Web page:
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Man-Bat Pt. 9: Man-Bat #2

Presenting the first chapter in the new life of fantasy’s most bizarre here – Man-Bat!

As Man-Bat gently flies in the skies above Chicago, he’s attacked by a costumed man wearing a jet pack. Thinking it’s an escape, Man-Bat dives into Lake Michigan…

On his swim to shore, Kirk Langstrom reflects on recent events…

Funny how moving to Chicago seemed like the right thing to do… at the time. Since I’ve had to temporarily put aside my crime-fighting “career”… I thought that in this city I could avoid some of the weirder problems of living in Gotham – so close to the Batman.

The Langstrom’s left Gotham City to find the treatment for Francine that only Landau Hospital could provide.


When her returns home, Langstrom is met by friends and family throwing him a surprise party… and Francine beginning to transform when there isn’t even a full moon. What’s worse, the guy who tried to trap him is lurking outside Francine’s window.


Langstrom takes a vial of serum and transforms into Man-Bat to face his foe. He learns that “in some insane way,” the bad guy sees with his fingers; so, when he throws a planter at him and he catches it, he becomes blind. In a two-and-a-half-page flashback, we learn why Phil Reardon, the Ten-Eyed Man, is out to get him:

Further, Lovell, the director of the Civil Liberties Association, encourages Reardon to apprehend Man-Bat so they can perform experiments that might help restore his vision.


Man-Bat and the Ten-Eyed Man struggle on the rooftop…

A bomb falls from the ten-Eyed Man’s belt and when it explodes, he shields his face with his hands. Exposed to the flash of light, his fingers lose their ability to see and he stumbles off the roof to his death.


The letters page, Man-Mail Madness, appears on page eight, before the halfway point of the story, and brings good news and bad news…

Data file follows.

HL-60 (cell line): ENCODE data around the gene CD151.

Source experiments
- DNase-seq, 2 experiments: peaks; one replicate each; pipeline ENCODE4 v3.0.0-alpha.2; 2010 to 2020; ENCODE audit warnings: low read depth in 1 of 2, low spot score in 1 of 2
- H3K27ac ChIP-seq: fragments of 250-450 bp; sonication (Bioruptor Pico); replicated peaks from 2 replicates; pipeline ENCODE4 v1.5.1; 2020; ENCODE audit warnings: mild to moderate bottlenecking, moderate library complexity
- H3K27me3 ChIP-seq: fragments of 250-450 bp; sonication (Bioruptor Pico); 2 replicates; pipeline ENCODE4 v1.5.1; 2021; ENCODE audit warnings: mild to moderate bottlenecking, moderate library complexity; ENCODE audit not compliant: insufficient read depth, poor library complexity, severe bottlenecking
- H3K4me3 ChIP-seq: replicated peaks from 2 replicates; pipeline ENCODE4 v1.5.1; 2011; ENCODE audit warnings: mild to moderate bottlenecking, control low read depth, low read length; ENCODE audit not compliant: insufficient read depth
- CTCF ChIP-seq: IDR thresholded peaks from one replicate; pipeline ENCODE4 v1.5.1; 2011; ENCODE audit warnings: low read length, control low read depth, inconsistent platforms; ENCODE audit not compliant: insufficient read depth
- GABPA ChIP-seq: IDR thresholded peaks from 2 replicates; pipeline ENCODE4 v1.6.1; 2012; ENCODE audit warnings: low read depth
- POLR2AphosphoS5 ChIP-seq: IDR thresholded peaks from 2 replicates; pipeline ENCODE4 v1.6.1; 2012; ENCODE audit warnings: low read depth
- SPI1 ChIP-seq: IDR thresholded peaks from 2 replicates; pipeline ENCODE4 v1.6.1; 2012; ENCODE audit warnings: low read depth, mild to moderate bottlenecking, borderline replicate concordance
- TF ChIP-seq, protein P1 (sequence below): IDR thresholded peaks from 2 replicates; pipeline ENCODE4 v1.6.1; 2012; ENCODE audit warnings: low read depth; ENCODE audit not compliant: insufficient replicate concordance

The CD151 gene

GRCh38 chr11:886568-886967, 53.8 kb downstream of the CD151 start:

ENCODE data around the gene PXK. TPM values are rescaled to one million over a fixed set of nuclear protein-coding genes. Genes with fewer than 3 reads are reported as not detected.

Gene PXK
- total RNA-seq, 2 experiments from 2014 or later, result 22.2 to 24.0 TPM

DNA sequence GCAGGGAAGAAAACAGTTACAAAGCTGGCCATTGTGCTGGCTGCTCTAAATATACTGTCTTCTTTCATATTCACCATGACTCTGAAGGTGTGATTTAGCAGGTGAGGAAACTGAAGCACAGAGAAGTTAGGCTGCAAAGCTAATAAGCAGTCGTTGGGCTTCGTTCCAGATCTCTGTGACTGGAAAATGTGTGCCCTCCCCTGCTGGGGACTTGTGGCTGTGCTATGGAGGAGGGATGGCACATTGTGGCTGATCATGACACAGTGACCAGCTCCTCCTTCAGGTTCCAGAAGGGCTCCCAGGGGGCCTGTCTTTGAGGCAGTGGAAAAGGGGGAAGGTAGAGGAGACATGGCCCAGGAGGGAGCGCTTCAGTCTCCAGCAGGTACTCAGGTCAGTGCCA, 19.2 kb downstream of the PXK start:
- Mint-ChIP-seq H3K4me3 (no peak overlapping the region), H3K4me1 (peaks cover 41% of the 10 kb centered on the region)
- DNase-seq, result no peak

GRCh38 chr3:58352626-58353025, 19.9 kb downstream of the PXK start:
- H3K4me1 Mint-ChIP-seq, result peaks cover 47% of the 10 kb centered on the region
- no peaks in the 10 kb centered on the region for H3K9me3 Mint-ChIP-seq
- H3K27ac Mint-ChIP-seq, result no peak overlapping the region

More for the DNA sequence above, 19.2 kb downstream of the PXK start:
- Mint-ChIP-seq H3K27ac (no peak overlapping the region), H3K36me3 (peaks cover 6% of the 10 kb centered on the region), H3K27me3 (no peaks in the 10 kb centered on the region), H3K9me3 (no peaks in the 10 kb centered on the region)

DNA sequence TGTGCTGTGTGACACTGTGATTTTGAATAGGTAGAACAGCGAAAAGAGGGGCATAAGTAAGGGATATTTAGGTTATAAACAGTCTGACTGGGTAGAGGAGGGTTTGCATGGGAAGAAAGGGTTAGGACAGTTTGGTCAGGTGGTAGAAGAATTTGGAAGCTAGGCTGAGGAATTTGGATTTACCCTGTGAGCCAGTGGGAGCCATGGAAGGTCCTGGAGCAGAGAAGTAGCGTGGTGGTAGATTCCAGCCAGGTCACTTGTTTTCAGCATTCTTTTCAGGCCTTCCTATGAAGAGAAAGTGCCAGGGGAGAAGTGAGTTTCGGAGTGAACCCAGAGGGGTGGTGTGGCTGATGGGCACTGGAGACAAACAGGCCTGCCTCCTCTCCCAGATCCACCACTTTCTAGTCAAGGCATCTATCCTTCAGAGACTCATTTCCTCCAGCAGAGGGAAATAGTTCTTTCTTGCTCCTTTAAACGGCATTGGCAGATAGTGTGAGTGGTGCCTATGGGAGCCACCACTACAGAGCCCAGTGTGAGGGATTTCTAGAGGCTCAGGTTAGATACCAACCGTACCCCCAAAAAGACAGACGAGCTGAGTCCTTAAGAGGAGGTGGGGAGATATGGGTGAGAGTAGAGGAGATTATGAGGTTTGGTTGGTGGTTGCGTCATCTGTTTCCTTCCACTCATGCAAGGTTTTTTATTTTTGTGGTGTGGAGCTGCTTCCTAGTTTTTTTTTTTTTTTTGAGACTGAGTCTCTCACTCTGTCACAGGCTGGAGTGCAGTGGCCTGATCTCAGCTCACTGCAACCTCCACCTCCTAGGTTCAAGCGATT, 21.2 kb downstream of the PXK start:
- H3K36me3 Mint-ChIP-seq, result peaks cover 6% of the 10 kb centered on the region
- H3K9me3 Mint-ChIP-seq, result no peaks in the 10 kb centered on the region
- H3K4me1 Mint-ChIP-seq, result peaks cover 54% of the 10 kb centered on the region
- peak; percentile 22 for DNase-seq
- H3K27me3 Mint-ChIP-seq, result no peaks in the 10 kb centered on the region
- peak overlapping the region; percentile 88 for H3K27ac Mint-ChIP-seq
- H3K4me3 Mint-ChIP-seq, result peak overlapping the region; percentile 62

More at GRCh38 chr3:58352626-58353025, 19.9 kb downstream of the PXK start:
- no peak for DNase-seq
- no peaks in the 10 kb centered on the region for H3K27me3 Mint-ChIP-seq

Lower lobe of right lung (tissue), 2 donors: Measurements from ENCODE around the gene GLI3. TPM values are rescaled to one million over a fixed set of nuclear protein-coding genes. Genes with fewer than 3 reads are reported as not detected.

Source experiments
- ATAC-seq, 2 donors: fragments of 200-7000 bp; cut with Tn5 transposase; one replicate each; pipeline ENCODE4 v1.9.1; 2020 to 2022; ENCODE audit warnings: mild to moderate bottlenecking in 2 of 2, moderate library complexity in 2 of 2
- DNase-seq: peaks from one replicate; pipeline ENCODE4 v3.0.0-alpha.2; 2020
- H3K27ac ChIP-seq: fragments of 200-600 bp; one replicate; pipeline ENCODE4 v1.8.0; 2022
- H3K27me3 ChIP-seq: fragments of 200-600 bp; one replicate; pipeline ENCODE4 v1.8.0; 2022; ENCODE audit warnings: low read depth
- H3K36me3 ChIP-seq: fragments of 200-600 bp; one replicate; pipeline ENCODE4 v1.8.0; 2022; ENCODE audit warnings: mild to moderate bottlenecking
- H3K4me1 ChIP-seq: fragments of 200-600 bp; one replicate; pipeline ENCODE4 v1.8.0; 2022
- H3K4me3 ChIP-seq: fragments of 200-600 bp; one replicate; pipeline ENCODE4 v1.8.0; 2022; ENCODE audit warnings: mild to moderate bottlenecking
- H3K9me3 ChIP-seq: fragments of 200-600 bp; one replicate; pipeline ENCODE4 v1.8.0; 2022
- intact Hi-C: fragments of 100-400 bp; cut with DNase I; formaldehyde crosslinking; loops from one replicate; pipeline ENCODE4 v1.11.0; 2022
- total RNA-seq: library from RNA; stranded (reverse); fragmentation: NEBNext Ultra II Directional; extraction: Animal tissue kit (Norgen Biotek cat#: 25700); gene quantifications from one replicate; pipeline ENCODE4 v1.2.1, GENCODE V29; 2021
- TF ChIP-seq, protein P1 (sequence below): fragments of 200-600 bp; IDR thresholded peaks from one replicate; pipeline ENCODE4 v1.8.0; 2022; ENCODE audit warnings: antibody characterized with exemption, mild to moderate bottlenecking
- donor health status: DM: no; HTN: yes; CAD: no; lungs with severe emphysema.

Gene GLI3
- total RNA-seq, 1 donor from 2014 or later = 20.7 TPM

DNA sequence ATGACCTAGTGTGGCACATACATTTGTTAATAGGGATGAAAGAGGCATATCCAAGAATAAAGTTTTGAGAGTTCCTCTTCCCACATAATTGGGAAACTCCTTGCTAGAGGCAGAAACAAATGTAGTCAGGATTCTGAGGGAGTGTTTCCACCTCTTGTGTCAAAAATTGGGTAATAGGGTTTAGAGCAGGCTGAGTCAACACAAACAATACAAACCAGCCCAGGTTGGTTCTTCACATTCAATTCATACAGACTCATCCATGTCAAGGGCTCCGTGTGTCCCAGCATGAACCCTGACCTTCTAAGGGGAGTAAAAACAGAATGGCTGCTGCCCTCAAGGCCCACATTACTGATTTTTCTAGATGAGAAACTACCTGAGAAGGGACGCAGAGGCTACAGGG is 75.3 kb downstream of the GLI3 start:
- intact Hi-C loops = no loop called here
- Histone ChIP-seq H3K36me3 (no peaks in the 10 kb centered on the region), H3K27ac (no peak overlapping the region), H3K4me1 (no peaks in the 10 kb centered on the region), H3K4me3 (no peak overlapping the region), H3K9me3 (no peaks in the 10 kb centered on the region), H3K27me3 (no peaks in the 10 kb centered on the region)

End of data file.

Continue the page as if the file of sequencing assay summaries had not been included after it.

The good news is that you’ll be assured a continued supply of Kirk Langstrom’s eerie adventure; the bad news is that these adventures won’t be taking place in his own magazine. Beginning in two months, Man-Bat will be a back feature in one of DC’s oldest and most prestigious titles – Detective Comics – under the capable hands of Julie Schwartz, Martin Pasko and Pablo Marcos.

Wow, I’ve seen titles cancelled fast, but after only two issues? It’s explained by:

…we launched Man-Bat in a market that couldn’t get enough of macabre heroes and monsters, and that’s changed since.

Really? In only two months? While this explanation doesn’t deny poor sales, it doesn’t satisfactorily provide a reason for those poor sales.


Amid the action when Langstrom returns home, we meet some of his friends and family that we can assume will participate in future Pasko stories… wherever they appear: his younger sister, Britt, and her fiancée, Ted. We don’t learn much about them except that Britt makes a joke about how Langstrom is dressed.


Finally, this is the first Man-Bat story that doesn't feature Batman. Issue #2 is the beginning of a new era for Kirk and Francine when they relocate to Chicago. Batman still hangs over Kirk's head, but it will be interesting to see if the story distances them even further.


Title: Man-Bat

Issue #: 2

Cover Date: Feb.-Mar., 1976

On Sale Date: Nov. 4, 1975

Writer(s): Martin Pasko

Pencils: Pablo Marcos

Inks: Ricardo Villamonte

Editor: Gerry Conway

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